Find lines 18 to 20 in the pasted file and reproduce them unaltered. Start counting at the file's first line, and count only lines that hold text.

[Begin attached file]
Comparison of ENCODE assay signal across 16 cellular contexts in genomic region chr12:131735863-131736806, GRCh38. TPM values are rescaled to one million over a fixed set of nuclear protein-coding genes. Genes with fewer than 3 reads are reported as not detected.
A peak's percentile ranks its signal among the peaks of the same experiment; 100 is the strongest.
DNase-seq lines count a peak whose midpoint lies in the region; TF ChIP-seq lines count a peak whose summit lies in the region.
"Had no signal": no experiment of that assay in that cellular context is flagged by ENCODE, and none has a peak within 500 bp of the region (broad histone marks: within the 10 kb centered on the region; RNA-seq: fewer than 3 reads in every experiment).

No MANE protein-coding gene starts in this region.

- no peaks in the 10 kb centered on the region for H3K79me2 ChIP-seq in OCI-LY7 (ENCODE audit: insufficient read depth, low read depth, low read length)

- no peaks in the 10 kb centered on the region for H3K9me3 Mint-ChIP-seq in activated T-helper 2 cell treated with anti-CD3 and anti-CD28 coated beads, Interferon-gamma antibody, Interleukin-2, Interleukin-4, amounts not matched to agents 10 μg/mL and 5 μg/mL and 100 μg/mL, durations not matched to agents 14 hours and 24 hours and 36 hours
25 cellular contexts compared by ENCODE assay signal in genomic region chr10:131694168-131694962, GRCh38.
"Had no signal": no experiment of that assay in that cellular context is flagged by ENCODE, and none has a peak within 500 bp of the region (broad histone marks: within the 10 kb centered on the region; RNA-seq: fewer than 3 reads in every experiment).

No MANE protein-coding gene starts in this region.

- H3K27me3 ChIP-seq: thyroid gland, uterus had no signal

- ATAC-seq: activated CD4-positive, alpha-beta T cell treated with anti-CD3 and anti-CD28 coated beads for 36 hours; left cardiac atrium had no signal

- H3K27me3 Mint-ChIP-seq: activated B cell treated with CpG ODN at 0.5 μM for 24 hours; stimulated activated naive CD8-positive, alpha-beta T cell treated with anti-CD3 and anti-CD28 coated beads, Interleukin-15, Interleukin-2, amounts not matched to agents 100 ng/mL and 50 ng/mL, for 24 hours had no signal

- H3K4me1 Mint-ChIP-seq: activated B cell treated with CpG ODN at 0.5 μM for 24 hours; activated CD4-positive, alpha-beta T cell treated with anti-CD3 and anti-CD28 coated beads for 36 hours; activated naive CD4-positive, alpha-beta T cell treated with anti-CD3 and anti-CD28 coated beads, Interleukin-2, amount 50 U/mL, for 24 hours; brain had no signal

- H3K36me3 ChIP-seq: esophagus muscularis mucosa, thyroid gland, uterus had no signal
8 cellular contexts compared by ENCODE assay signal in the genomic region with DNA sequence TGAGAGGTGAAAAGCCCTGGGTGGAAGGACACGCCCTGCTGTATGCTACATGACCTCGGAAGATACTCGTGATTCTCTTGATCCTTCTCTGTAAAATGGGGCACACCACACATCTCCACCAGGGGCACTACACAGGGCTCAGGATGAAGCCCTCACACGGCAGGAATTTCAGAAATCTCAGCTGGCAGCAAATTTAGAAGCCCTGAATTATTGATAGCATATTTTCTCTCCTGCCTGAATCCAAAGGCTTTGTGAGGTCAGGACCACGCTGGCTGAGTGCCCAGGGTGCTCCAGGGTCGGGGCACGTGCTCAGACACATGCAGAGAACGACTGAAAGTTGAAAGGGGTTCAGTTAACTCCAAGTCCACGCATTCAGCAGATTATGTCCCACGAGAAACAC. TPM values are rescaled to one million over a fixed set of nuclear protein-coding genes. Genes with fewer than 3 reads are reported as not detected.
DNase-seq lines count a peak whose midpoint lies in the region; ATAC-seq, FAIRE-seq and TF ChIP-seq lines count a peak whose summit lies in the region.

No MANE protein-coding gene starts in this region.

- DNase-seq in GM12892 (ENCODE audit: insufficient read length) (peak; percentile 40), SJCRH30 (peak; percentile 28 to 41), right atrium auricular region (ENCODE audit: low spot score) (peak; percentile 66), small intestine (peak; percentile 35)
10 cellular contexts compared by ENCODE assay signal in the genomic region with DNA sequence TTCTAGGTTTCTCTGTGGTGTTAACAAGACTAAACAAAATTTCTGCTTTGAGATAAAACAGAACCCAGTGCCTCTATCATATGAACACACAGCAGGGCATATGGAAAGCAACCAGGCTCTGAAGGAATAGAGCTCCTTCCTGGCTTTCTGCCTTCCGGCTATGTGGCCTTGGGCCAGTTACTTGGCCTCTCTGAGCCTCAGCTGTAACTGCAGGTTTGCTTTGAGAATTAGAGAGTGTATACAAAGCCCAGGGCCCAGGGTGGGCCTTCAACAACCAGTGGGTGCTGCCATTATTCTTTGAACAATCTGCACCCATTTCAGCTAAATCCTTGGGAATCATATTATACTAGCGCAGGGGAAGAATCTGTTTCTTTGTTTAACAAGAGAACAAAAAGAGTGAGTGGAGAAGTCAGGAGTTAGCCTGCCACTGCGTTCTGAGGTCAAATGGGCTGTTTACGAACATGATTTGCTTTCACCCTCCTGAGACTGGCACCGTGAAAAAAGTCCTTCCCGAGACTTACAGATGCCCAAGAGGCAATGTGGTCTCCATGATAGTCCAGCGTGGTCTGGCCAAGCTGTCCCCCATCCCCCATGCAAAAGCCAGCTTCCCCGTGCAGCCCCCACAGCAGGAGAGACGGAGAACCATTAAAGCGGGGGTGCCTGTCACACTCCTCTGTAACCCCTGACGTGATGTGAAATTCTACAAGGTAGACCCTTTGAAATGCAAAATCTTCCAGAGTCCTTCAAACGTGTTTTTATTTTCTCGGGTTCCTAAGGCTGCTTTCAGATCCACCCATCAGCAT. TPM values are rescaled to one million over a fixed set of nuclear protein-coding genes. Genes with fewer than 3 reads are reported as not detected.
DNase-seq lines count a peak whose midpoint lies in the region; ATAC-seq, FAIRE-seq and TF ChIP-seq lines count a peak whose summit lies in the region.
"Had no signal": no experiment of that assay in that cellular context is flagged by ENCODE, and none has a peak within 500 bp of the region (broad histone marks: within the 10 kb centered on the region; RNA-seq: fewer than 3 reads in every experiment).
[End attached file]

No MANE protein-coding gene starts in this region.

- DNase-seq in GM12892 (ENCODE audit: insufficient read length) (peak; percentile 40), SJCRH30 (peak; percentile 28 to 41), right atrium auricular region (ENCODE audit: low spot score) (peak; percentile 66), small intestine (peak; percentile 35)
10 cellular contexts compared by ENCODE assay signal in the genomic region with DNA sequence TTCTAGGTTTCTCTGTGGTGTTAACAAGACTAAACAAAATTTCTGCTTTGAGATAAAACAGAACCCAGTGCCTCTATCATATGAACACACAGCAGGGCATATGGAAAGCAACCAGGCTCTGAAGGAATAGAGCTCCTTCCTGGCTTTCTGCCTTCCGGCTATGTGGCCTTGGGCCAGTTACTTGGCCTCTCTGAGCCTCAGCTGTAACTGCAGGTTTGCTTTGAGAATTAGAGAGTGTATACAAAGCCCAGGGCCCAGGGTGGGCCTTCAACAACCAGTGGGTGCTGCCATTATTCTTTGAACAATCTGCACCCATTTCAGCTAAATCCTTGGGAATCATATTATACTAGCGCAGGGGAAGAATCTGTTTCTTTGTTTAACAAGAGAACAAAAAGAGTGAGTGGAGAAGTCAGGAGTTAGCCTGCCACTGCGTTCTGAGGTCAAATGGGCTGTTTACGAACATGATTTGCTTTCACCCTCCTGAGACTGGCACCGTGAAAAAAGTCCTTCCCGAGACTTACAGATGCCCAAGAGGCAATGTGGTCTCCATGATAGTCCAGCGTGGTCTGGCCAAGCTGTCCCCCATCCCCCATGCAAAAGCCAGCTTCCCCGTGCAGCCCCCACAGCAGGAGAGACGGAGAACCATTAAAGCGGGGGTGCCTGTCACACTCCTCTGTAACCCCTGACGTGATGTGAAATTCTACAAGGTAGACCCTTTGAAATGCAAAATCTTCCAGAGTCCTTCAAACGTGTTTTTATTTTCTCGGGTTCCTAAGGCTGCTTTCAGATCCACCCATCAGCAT. TPM values are rescaled to one million over a fixed set of nuclear protein-coding genes. Genes with fewer than 3 reads are reported as not detected.